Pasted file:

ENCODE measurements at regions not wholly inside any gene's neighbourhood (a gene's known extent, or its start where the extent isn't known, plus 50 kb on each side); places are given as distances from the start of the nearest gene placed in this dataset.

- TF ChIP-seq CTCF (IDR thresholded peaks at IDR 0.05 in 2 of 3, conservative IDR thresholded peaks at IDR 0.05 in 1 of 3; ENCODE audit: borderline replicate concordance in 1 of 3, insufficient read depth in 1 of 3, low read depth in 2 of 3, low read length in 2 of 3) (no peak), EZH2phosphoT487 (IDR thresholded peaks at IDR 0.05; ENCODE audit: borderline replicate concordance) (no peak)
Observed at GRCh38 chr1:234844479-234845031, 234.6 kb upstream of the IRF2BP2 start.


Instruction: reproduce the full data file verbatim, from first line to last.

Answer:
ENCODE measurements at regions not wholly inside any gene's neighbourhood (a gene's known extent, or its start where the extent isn't known, plus 50 kb on each side); places are given as distances from the start of the nearest gene placed in this dataset.

- TF ChIP-seq CTCF (IDR thresholded peaks at IDR 0.05 in 2 of 3, conservative IDR thresholded peaks at IDR 0.05 in 1 of 3; ENCODE audit: borderline replicate concordance in 1 of 3, insufficient read depth in 1 of 3, low read depth in 2 of 3, low read length in 2 of 3) (no peak), EZH2phosphoT487 (IDR thresholded peaks at IDR 0.05; ENCODE audit: borderline replicate concordance) (no peak)
Observed at GRCh38 chr1:234844479-234845031, 234.6 kb upstream of the IRF2BP2 start.